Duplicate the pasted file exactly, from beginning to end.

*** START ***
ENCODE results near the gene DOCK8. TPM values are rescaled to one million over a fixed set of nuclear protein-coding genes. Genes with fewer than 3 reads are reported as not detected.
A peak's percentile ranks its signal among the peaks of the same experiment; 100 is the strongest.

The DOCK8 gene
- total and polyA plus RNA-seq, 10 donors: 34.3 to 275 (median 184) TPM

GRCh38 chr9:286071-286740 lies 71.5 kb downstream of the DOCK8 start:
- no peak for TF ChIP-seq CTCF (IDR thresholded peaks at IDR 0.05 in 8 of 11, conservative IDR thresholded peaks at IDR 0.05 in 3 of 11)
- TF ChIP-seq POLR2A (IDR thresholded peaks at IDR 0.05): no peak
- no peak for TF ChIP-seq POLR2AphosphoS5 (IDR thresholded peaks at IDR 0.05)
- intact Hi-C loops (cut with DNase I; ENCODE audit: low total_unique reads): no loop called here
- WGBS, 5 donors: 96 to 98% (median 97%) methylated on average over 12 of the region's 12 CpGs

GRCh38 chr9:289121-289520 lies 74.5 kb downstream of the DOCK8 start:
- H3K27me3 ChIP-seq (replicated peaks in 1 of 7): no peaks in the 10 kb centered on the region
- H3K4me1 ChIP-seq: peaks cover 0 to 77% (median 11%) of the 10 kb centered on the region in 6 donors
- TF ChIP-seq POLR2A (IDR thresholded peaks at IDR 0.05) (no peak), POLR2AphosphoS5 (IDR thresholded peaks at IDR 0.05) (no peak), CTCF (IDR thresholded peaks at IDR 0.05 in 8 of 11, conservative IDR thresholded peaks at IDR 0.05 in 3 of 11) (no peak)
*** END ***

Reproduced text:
ENCODE results near the gene DOCK8. TPM values are rescaled to one million over a fixed set of nuclear protein-coding genes. Genes with fewer than 3 reads are reported as not detected.
A peak's percentile ranks its signal among the peaks of the same experiment; 100 is the strongest.

The DOCK8 gene
- total and polyA plus RNA-seq, 10 donors: 34.3 to 275 (median 184) TPM

GRCh38 chr9:286071-286740 lies 71.5 kb downstream of the DOCK8 start:
- no peak for TF ChIP-seq CTCF (IDR thresholded peaks at IDR 0.05 in 8 of 11, conservative IDR thresholded peaks at IDR 0.05 in 3 of 11)
- TF ChIP-seq POLR2A (IDR thresholded peaks at IDR 0.05): no peak
- no peak for TF ChIP-seq POLR2AphosphoS5 (IDR thresholded peaks at IDR 0.05)
- intact Hi-C loops (cut with DNase I; ENCODE audit: low total_unique reads): no loop called here
- WGBS, 5 donors: 96 to 98% (median 97%) methylated on average over 12 of the region's 12 CpGs

GRCh38 chr9:289121-289520 lies 74.5 kb downstream of the DOCK8 start:
- H3K27me3 ChIP-seq (replicated peaks in 1 of 7): no peaks in the 10 kb centered on the region
- H3K4me1 ChIP-seq: peaks cover 0 to 77% (median 11%) of the 10 kb centered on the region in 6 donors
- TF ChIP-seq POLR2A (IDR thresholded peaks at IDR 0.05) (no peak), POLR2AphosphoS5 (IDR thresholded peaks at IDR 0.05) (no peak), CTCF (IDR thresholded peaks at IDR 0.05 in 8 of 11, conservative IDR thresholded peaks at IDR 0.05 in 3 of 11) (no peak)